The default shell for
root on OS X is
sh is also a version of
bash, but when invoked with the name
tries to mimic the startup behavior of historical versions of
sh as closely as possible, while conforming to the POSIX standard as well.
When invoked as an interactive login shell, or as a non-interactive shell with the
--login option, it first attempts to read and execute commands from
~/.profile, in that order. ... a shell invoked as sh does not attempt to read and execute commands from any other startup files
That is, it doesn't read
.bash_profile at all, regardless of whether it was invoked as a login shell or not. You can use
.profile instead, or even symlink one to the other. If you launch a login shell with
.profile is loaded on startup, but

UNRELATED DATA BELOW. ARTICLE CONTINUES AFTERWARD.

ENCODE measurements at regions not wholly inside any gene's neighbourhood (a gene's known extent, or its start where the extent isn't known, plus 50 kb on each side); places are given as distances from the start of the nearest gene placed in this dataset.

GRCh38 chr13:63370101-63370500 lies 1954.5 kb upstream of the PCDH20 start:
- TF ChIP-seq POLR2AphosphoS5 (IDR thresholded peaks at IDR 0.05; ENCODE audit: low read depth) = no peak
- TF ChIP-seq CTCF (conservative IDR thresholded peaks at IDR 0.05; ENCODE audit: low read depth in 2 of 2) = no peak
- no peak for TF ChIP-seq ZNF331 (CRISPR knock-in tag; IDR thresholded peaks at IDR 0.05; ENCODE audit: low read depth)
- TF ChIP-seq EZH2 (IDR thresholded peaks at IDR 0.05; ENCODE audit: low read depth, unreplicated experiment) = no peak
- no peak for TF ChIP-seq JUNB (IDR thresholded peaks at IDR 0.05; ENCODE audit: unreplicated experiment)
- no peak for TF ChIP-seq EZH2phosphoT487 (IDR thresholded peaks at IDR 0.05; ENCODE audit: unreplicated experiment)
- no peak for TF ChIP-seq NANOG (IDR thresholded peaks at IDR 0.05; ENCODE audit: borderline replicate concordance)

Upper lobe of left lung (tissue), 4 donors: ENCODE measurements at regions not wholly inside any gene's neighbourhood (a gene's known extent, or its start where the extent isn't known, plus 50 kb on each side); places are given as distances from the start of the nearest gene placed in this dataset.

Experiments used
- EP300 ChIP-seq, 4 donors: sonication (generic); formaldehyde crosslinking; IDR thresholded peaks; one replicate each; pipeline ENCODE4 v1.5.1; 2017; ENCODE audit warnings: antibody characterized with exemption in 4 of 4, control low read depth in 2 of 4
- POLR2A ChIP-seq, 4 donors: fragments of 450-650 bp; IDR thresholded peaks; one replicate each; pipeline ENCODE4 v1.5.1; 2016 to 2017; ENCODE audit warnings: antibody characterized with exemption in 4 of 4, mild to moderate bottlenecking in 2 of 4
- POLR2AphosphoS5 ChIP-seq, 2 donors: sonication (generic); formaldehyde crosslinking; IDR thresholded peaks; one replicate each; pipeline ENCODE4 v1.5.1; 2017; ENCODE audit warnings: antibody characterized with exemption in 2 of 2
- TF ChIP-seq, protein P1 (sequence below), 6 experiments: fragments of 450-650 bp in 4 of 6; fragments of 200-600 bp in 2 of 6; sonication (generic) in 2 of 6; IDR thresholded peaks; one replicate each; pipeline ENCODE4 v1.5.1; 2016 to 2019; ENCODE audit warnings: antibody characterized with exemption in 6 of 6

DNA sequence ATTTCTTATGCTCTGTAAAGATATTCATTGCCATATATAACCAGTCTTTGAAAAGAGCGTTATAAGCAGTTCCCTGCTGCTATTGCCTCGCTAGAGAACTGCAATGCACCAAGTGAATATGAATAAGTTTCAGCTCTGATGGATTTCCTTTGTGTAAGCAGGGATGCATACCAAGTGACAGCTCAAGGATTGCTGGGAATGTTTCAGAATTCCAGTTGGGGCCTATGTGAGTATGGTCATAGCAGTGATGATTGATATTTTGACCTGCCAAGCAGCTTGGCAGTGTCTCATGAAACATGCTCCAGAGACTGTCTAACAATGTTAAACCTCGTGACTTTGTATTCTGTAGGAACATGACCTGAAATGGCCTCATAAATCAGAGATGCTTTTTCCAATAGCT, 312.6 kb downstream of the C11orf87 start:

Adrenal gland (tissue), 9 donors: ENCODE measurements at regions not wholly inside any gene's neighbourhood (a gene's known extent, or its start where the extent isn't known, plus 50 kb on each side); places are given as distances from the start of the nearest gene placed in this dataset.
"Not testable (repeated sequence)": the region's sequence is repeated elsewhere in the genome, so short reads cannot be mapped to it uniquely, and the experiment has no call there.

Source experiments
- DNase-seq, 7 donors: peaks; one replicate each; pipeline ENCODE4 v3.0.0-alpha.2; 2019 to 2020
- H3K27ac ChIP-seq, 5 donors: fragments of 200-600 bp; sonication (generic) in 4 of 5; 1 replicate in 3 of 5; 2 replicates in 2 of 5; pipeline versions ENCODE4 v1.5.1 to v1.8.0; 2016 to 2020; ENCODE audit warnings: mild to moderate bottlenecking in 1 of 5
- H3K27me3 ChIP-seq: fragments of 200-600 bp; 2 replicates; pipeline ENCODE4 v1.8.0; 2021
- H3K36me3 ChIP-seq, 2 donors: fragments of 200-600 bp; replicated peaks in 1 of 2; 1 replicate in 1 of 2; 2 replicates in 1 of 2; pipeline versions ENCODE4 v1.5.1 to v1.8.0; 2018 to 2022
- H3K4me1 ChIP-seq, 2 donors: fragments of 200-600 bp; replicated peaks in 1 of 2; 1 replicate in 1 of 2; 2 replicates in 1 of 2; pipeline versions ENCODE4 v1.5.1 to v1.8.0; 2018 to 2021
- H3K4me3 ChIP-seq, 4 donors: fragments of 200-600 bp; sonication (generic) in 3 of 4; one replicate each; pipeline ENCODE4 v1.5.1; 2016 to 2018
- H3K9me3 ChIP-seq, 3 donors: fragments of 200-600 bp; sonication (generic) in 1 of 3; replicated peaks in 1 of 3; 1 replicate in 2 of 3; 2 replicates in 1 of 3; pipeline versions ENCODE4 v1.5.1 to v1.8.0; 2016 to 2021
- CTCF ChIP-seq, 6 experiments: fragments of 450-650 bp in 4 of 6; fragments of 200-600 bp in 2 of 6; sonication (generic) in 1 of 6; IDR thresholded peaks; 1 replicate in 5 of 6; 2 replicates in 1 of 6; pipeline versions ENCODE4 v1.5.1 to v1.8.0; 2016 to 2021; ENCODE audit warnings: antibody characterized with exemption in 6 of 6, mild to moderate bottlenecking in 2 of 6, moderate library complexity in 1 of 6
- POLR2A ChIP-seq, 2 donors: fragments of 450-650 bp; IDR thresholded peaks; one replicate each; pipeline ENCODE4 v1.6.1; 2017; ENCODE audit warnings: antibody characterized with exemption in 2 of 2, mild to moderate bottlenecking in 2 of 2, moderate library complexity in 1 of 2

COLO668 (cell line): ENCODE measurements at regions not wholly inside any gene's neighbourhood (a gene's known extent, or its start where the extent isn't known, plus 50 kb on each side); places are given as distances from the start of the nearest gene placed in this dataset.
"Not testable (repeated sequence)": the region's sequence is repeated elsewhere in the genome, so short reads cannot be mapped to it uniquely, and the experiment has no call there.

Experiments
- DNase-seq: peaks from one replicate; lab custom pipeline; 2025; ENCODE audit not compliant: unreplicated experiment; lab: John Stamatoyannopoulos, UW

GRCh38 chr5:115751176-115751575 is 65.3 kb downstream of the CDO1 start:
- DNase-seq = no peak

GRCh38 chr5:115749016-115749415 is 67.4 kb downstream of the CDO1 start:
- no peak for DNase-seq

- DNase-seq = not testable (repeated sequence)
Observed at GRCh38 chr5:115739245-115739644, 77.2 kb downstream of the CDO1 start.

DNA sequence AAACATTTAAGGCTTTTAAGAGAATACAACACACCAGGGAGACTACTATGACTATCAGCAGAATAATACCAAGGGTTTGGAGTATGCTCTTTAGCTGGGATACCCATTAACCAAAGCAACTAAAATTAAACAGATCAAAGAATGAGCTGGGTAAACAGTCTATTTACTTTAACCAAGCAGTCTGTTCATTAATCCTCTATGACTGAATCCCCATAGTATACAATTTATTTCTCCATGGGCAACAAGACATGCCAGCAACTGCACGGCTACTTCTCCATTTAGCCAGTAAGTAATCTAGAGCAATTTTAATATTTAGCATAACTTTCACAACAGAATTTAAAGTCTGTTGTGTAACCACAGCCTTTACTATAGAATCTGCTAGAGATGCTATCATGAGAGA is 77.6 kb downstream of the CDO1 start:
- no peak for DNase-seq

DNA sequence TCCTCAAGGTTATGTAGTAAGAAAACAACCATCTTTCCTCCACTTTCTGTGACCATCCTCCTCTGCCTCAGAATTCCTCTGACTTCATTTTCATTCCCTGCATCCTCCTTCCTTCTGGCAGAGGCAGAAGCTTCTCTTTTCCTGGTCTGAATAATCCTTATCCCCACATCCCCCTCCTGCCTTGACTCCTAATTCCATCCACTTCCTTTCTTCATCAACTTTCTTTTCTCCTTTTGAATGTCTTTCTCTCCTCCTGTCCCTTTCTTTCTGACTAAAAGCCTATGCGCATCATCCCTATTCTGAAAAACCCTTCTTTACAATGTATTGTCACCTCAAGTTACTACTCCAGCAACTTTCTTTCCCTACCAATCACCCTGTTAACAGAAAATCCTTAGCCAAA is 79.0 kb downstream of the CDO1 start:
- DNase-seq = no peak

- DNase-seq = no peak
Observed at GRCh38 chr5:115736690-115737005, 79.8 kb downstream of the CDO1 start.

.bash_profile will never be.
You can also use
dscl to change root's shell (noting that
/etc/passwd is not used to determine the shell on OS X). You can check root's current shell with
dscl . -read /Users/root UserShell; consult the documentation and think carefully before changing it to something else.
Another approach is simply to change your
su invocation to force executing
Given what you've said, I'd probably recommend the symlink, but you may wish to look into the changes that Bash's POSIX mode makes and decide whether you want to have them or not.